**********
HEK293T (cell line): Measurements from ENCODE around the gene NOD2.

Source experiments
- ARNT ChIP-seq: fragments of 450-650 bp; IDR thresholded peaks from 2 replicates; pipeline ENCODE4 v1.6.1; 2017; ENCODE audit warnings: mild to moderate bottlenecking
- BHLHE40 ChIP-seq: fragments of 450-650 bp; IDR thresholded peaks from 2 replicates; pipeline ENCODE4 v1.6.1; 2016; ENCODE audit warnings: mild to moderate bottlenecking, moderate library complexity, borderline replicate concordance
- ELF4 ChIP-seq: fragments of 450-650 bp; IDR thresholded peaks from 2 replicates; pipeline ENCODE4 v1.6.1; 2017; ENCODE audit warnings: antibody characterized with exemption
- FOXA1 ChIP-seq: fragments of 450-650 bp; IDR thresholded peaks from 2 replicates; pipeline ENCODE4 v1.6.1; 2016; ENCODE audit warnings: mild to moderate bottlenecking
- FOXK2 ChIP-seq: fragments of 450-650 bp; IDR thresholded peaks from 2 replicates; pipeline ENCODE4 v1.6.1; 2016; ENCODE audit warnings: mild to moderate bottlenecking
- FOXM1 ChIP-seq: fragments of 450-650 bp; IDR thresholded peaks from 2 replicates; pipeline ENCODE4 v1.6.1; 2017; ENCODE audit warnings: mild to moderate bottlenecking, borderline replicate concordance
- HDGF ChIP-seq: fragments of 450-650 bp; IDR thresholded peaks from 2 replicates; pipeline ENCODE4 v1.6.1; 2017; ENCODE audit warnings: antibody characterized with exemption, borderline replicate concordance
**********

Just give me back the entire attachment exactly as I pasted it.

HEK293T (cell line): Measurements from ENCODE around the gene NOD2.

Source experiments
- ARNT ChIP-seq: fragments of 450-650 bp; IDR thresholded peaks from 2 replicates; pipeline ENCODE4 v1.6.1; 2017; ENCODE audit warnings: mild to moderate bottlenecking
- BHLHE40 ChIP-seq: fragments of 450-650 bp; IDR thresholded peaks from 2 replicates; pipeline ENCODE4 v1.6.1; 2016; ENCODE audit warnings: mild to moderate bottlenecking, moderate library complexity, borderline replicate concordance
- ELF4 ChIP-seq: fragments of 450-650 bp; IDR thresholded peaks from 2 replicates; pipeline ENCODE4 v1.6.1; 2017; ENCODE audit warnings: antibody characterized with exemption
- FOXA1 ChIP-seq: fragments of 450-650 bp; IDR thresholded peaks from 2 replicates; pipeline ENCODE4 v1.6.1; 2016; ENCODE audit warnings: mild to moderate bottlenecking
- FOXK2 ChIP-seq: fragments of 450-650 bp; IDR thresholded peaks from 2 replicates; pipeline ENCODE4 v1.6.1; 2016; ENCODE audit warnings: mild to moderate bottlenecking
- FOXM1 ChIP-seq: fragments of 450-650 bp; IDR thresholded peaks from 2 replicates; pipeline ENCODE4 v1.6.1; 2017; ENCODE audit warnings: mild to moderate bottlenecking, borderline replicate concordance
- HDGF ChIP-seq: fragments of 450-650 bp; IDR thresholded peaks from 2 replicates; pipeline ENCODE4 v1.6.1; 2017; ENCODE audit warnings: antibody characterized with exemption, borderline replicate concordance